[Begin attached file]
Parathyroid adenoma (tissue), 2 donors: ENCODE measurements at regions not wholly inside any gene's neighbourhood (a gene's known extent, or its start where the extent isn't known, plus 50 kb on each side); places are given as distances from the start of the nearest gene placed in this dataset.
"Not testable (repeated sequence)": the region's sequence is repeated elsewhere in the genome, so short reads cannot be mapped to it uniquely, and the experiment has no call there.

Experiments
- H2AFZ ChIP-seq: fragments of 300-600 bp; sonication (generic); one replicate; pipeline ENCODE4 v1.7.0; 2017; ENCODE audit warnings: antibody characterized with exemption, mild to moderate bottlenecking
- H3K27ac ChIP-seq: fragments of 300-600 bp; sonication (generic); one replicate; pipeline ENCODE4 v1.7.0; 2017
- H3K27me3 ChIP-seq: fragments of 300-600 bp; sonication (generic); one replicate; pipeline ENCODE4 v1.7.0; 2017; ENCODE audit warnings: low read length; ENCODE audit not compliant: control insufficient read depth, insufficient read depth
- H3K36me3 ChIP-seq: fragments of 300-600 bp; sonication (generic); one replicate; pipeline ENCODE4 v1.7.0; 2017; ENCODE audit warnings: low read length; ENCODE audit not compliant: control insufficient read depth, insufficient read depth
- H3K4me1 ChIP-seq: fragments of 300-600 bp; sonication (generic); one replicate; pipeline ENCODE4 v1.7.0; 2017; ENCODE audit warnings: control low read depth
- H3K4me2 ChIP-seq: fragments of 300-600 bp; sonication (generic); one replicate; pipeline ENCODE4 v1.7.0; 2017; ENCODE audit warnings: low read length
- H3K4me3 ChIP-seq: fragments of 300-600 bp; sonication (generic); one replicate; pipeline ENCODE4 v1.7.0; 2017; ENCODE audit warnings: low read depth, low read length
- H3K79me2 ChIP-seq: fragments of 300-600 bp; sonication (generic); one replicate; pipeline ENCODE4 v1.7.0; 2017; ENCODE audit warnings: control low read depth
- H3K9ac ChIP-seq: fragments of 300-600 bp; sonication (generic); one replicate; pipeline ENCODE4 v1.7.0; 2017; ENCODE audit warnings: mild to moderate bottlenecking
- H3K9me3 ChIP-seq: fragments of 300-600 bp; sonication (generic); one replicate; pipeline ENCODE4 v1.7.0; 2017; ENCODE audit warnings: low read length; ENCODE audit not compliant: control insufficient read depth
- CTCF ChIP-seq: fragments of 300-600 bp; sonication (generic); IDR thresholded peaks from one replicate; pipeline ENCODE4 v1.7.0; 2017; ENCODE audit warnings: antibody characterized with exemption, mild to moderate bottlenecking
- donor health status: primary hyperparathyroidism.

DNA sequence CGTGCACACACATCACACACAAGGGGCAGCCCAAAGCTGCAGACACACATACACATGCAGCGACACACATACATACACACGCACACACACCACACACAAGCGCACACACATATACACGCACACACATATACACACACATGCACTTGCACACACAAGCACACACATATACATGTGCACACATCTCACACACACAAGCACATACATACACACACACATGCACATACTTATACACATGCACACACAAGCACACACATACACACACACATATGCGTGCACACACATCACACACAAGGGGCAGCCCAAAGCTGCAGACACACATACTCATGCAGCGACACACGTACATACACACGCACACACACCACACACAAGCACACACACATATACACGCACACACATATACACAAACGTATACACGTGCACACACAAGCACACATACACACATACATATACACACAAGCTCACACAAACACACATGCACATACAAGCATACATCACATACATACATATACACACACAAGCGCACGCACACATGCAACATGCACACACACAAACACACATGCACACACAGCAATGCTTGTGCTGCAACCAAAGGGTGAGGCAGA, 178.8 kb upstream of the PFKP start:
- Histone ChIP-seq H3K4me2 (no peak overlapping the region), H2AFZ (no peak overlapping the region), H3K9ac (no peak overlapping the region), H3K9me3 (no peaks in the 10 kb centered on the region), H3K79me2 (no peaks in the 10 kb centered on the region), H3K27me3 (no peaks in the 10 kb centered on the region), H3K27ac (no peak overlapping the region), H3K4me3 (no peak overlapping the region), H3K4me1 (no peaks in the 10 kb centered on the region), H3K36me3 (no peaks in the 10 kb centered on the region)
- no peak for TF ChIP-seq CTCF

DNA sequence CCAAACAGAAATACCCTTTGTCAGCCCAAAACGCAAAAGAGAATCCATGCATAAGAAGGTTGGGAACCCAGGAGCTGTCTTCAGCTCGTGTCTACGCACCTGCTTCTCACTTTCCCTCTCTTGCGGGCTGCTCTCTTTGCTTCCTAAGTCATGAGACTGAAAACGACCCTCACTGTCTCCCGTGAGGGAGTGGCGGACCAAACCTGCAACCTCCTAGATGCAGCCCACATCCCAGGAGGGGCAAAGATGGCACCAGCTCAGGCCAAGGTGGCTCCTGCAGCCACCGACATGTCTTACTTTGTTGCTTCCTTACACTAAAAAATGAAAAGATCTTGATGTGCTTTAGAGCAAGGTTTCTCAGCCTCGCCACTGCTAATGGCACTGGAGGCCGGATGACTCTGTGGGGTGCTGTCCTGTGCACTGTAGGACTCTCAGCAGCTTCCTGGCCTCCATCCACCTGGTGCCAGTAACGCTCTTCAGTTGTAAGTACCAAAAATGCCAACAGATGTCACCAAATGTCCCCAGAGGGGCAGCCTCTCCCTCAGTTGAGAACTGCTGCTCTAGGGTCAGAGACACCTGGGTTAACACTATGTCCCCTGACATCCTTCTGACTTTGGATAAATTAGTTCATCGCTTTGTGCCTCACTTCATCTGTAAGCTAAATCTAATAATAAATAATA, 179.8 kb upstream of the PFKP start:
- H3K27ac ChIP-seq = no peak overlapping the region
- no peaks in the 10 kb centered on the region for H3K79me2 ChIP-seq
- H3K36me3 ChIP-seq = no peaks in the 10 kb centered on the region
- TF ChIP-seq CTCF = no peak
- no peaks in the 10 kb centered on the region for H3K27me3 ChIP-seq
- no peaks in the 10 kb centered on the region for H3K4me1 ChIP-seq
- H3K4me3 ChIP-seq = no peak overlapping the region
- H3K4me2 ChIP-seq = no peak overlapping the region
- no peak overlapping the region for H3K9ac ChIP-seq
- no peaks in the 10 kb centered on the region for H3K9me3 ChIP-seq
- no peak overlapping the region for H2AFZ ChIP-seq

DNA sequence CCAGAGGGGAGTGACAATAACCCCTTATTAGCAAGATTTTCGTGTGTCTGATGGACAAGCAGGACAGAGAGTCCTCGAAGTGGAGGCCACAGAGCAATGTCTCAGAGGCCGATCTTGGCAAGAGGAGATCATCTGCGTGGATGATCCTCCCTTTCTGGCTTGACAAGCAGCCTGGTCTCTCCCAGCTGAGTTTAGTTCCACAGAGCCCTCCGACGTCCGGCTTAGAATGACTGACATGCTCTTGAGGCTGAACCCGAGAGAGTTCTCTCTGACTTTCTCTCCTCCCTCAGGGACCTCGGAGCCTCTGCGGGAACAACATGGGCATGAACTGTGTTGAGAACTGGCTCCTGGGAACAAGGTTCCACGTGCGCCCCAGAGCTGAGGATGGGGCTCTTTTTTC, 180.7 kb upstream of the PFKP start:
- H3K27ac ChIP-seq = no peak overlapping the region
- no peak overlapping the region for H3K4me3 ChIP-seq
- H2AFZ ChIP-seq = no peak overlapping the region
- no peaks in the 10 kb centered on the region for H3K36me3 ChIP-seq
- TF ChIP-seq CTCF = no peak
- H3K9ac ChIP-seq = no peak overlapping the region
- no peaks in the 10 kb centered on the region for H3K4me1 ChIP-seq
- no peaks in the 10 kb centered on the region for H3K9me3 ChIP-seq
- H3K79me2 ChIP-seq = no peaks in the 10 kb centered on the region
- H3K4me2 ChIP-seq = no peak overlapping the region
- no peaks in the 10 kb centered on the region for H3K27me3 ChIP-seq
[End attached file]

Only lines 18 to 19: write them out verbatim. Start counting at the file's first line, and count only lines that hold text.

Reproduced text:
- no peak for TF ChIP-seq CTCF

DNA sequence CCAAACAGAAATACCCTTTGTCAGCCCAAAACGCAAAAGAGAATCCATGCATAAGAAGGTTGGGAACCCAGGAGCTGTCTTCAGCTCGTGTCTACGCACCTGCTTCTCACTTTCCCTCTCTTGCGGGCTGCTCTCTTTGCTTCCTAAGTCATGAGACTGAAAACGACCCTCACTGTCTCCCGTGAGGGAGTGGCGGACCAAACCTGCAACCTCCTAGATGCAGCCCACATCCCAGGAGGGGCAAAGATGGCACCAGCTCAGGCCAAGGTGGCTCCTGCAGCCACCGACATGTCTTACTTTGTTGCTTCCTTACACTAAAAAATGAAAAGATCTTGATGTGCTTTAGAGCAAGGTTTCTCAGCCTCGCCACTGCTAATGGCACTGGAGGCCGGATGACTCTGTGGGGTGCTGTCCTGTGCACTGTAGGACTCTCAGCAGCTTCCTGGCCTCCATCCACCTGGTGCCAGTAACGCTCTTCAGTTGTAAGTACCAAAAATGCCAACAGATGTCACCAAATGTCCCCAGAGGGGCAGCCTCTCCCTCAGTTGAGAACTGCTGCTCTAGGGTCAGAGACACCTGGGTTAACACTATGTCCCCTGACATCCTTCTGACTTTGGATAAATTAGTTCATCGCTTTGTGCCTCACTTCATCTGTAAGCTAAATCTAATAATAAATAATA, 179.8 kb upstream of the PFKP start: